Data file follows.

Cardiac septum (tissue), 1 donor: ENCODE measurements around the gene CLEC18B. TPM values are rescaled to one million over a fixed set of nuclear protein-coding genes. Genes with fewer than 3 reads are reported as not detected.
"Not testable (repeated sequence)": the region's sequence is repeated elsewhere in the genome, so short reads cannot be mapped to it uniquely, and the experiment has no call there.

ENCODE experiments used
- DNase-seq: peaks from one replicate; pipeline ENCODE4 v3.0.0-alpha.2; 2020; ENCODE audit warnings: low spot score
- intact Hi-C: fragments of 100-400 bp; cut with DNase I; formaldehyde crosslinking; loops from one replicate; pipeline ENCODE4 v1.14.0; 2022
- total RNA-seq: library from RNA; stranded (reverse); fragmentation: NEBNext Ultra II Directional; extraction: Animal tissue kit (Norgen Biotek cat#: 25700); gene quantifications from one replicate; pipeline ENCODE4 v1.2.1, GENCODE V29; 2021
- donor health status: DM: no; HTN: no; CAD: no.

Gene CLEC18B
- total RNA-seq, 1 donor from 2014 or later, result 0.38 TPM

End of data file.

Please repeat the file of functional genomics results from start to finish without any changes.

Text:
Cardiac septum (tissue), 1 donor: ENCODE measurements around the gene CLEC18B. TPM values are rescaled to one million over a fixed set of nuclear protein-coding genes. Genes with fewer than 3 reads are reported as not detected.
"Not testable (repeated sequence)": the region's sequence is repeated elsewhere in the genome, so short reads cannot be mapped to it uniquely, and the experiment has no call there.

ENCODE experiments used
- DNase-seq: peaks from one replicate; pipeline ENCODE4 v3.0.0-alpha.2; 2020; ENCODE audit warnings: low spot score
- intact Hi-C: fragments of 100-400 bp; cut with DNase I; formaldehyde crosslinking; loops from one replicate; pipeline ENCODE4 v1.14.0; 2022
- total RNA-seq: library from RNA; stranded (reverse); fragmentation: NEBNext Ultra II Directional; extraction: Animal tissue kit (Norgen Biotek cat#: 25700); gene quantifications from one replicate; pipeline ENCODE4 v1.2.1, GENCODE V29; 2021
- donor health status: DM: no; HTN: no; CAD: no.

Gene CLEC18B
- total RNA-seq, 1 donor from 2014 or later, result 0.38 TPM